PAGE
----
GHOST STORY & WEIRD FICTION COMMUNITY.
For the past several years, I have had
the good fortune to have met (at least over the internet)
a number of those folks who make a living from editing
or publishing classic works in the genres of ghost,
weird, and horror fiction, as well as others who currently
write new works of fiction in that older style. I
have enjoyed exchanging mail and postings with each
and every one of them and have considered it an honor
to have made their acquaintance. On this page,
I'd like to introduce some of these generally very pleasant
and knowledgeable people, the ghost-fiction community.
The proprietors for this venture are
Christopher & Barbara Roden, who have brought literally
dozens of both obscure & celebrated works of ghost fiction back to print
over the past decade. Among the authors whose works have
been released by their press, we have so far seen H.R.
Wakefield, E.F. Benson, Frederick Cowles, Erckmann-Chatrian,
M.R. James, Amelia Edwards, Sheridan Le Fanu, Russell
Kirk, & Vernon Lee. The Rodens also maintain
an active interest in the works of Sir Arthur Conan
Doyle and have founded a companion Calabash Press for
works of "Holmesian" fiction. A number of
their books have garnered very favorable reviews in
such publications as The Washington Post and
The National Review.
They continue with their frequent publication
schedule of high-quality books today, at their website.
This effort has been the brain child of Seattle
horror fiction provocateur John Pelan, who back in the
1980's & early 1990's collaborated with Edward
Lee on some particularly & inspiredly gruesome "splatterpunk"
horror novels. Having broadened his interests
somewhat over the years, John has proven to be an intelligent
and discerning collector and critic for classic horror
& ghost fiction. He also possesses a wicked
sense of humor & generally shows himself to be a
friendly, good-natured fellow. You'd certainly
never guess that were to you to sit down and read Goon or
Darker Side anthology. " 'C'est la vie', say the old folks, it goes to show you never can tell."
Once John started in with Midnight
House, he took a slightly different tack than the
more polished Ash-Tree and went in for the wilder,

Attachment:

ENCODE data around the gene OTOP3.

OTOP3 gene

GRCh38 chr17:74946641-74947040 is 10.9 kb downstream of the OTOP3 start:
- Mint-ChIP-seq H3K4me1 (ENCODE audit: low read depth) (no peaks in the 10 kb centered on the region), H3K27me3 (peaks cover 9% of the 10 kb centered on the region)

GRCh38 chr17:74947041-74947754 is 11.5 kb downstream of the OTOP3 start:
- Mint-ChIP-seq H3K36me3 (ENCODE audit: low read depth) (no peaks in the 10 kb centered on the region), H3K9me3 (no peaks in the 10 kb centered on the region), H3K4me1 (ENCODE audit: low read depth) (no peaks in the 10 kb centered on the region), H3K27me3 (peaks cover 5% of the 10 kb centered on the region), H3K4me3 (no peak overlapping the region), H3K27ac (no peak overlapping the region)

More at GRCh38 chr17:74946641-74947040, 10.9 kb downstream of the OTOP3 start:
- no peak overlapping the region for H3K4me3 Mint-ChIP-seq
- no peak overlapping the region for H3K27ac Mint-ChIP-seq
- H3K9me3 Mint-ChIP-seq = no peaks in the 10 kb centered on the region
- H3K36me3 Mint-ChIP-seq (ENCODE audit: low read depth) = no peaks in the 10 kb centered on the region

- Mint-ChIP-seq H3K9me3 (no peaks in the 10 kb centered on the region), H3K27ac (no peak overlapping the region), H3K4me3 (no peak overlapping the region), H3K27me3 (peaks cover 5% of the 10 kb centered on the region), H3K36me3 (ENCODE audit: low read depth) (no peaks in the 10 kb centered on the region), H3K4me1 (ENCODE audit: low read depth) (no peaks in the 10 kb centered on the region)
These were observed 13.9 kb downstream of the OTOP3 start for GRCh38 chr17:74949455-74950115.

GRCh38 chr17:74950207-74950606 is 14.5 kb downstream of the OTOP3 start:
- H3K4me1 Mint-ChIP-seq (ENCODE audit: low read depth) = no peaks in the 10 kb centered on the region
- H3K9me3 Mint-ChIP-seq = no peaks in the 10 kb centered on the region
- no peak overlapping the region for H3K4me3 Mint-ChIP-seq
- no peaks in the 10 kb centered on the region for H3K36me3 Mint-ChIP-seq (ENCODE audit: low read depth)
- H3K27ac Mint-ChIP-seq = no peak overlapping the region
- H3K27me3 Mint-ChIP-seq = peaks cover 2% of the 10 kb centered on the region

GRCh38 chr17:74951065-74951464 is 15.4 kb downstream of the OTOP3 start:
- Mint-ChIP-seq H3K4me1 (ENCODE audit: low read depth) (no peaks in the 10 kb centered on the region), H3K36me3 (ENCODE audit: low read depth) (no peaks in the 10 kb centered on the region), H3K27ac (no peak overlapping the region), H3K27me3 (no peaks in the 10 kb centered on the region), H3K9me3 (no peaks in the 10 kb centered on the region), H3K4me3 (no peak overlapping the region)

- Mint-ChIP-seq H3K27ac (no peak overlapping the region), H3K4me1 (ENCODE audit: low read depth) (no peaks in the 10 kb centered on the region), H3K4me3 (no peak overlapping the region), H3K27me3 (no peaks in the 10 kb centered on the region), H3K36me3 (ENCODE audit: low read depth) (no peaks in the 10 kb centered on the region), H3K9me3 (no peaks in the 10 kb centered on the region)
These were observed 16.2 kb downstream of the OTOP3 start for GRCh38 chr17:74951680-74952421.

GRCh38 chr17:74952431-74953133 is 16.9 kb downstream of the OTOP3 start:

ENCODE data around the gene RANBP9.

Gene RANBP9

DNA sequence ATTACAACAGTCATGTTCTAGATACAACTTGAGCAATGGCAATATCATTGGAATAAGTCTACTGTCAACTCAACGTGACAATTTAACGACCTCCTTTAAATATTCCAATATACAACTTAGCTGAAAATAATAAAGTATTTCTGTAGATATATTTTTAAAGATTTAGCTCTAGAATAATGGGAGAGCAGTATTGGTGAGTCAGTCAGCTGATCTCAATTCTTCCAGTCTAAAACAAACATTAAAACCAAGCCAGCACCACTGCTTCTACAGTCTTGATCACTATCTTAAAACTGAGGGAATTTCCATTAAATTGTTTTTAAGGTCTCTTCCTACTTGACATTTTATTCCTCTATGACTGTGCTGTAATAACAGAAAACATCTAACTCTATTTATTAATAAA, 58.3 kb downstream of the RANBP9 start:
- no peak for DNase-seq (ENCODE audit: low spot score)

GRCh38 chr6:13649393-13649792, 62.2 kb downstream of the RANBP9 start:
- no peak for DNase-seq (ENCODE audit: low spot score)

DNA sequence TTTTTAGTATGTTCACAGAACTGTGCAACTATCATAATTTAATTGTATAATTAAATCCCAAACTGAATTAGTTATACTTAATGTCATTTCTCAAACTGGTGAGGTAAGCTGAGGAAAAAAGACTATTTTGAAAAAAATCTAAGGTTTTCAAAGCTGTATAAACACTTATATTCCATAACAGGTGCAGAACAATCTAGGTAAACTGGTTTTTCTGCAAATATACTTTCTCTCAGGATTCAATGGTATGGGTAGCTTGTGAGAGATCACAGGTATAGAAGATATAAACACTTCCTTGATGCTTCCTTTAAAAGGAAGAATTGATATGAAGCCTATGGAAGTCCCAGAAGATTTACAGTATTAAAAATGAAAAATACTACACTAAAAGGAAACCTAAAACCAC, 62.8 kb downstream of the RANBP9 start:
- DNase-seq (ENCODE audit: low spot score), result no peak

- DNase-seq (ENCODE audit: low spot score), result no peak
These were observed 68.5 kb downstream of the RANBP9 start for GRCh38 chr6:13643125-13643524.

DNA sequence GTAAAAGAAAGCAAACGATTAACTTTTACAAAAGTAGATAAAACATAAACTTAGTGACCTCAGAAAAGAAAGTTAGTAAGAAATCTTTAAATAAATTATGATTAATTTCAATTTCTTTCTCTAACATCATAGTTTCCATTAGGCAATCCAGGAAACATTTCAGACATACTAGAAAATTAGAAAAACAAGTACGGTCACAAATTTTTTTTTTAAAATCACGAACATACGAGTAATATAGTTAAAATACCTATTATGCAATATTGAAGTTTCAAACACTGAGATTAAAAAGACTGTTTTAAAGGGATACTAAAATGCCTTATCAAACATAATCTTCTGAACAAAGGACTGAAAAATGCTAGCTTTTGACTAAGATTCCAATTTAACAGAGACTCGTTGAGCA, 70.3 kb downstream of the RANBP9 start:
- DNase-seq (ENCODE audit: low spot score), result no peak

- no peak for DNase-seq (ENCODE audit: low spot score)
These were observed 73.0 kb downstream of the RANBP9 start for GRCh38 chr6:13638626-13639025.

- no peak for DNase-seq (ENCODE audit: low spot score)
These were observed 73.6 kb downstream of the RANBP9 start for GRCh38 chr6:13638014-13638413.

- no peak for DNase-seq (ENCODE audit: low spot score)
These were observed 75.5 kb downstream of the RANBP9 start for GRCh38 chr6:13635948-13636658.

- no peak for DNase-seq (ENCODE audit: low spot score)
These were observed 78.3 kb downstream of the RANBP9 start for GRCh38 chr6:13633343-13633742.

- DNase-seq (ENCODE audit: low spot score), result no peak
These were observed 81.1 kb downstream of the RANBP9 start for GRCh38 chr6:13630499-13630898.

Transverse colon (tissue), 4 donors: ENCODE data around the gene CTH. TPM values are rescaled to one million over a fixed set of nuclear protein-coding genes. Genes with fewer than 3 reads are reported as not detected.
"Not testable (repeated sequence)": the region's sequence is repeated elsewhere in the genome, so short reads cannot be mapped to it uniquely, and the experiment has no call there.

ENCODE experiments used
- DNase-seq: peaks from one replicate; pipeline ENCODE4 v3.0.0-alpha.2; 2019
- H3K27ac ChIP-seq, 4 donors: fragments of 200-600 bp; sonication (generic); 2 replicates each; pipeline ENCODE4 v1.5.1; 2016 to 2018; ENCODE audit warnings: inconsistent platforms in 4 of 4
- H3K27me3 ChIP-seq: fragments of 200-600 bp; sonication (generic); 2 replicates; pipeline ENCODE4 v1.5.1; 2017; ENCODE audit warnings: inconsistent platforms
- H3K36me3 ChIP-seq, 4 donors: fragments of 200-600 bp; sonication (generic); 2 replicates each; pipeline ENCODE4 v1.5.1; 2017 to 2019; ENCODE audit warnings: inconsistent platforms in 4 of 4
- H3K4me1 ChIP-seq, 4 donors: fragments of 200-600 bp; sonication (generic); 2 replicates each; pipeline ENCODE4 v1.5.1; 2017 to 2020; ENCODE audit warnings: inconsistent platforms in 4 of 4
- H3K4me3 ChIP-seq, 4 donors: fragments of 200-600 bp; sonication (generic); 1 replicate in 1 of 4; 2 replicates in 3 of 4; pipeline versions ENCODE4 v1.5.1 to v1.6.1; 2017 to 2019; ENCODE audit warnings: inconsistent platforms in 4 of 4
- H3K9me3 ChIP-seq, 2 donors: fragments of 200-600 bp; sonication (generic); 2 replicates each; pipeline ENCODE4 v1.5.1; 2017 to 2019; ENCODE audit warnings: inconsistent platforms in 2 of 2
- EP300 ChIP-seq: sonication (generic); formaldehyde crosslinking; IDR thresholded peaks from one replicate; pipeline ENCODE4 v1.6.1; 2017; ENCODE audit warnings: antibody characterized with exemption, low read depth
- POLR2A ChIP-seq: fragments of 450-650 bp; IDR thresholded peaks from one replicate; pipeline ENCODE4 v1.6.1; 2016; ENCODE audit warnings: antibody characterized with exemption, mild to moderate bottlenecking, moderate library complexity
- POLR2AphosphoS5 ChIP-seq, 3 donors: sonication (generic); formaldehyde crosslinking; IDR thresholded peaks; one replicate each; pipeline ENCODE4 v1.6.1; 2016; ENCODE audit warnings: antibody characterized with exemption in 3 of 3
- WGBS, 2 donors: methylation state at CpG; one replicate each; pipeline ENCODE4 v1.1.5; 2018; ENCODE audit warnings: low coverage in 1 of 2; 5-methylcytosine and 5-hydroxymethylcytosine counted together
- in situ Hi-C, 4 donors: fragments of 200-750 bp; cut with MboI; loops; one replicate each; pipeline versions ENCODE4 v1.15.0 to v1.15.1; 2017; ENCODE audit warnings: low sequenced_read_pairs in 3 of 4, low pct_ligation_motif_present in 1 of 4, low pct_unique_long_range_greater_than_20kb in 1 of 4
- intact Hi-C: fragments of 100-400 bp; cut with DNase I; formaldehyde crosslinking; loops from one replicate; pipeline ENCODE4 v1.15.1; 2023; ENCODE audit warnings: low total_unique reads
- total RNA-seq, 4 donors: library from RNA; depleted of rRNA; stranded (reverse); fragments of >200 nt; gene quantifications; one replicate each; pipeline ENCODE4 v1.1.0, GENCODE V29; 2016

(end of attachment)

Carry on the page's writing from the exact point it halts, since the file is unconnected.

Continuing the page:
pulpier, raw-heads-and-bloody-bones--but with gaslight--approach.
So, he brought back works by the somewhat nutty but
ingenious Belgian fantasist Jean Ray, by the popular
1940's and 1950's American pulp writer Fritz Leiber,
by Ambrose Bierce's equally savage mentor W.C. Morrow,
and by Victorian gore specialists Dick Donovan &
Clive Pemberton. I can say this much, I have never
fallen asleep reading a book from John's press or regretted
spending the cash later.
PUBLISHERS, ALL WORTHWHILE.
Raymond Russell of Great Britain maintains
Press. Books from this press may be the most handsomely
printed and bound of any of the classic weird/ghost
fiction publishers. I'd especially recommend the very
Aickman set , the Oliver
Onions volume, and the very regrettably out-of-print
of an Ether-Drinker by French Decadent author Jean
Jeremy Lassen of Portland, Oregon runs
Books. His publications represent a nice balance
of affordability and production quality. I've been especially
pleased to see his 5-volume set of the collected nautical
and ghostly works of William
Hope Hodgson progressing along nicely over the past
two years. Night Shade's also reissuing several volumes
of works by Lord Dunsany.
Of course, the granddaddy of all these
presses would be Arkham
House, originally founded in 1939 by August Derleth
and Donald Wandrei to reprint their friend and mentor
H.P. Lovecraft's works in hardcover format. After
a decade or two of focusing mainly upon science fiction,
Arkham's more recently returned to reprinting horror
works by Hugh Cave, Ramsey Campbell, and Clark Ashton
Smith, among others. In the AH back catalogue,
you may still find editions by Joseph
Sheridan Le Fanu, Marjorie
Bowen, and M.P.
You can listen to a very interesting
radio news feature from National Public Radio concerning
Arkham house by clicking here.
EATMAN, ALIAS "RBADAC."
was a regular on both the old Horrornet ghost stories
board back in the 1990's and then at alt.books.ghost-fiction,
until his untimely
death just shy of New Year's Day, 2001. This
proved a great shock to all of the alt.books.ghost-fiction
regulars, as rbadac had been a much liked favorite of
everyone. His intelligence, erudition, wit, considerable
writing skills, and remarkable parodies and other humorous
impressed not only his fellow amateurs (myself included)
but also a sizeable number of well-published professional
writers and editors. This happened, despite the
fact that most of us never met him in person but only
as an online persona. Due to his largely self-deprecating
nature and the fact that he had come to discover this
talent a bit later in life, he never saw any of his
work published professionally. There had been
some talk of an attempt to gather his best writings
into a limited-edition anthology, but, to date, this
effort has faded quietly into obscurity.
I hope Jessica Salmonson
will forgive me for citing from her own remembrance
page about rbadac, by quoting from my own "in memoriam"
for our late friend:
"So, I might imagine a quiet dark winter's evening, as he & I drink a few
warm cups of Darjeeling while seated upon two old comfortable chairs in his
small lodgings, & he shows me his collection of rare volumes with boundless
enthusiasm & hilarious asides about their contents — but it will never
happen now. As we grow older, our catalogue of regrets, for things left undone,
grows steadily longer, & this fictional evening now resides near the top of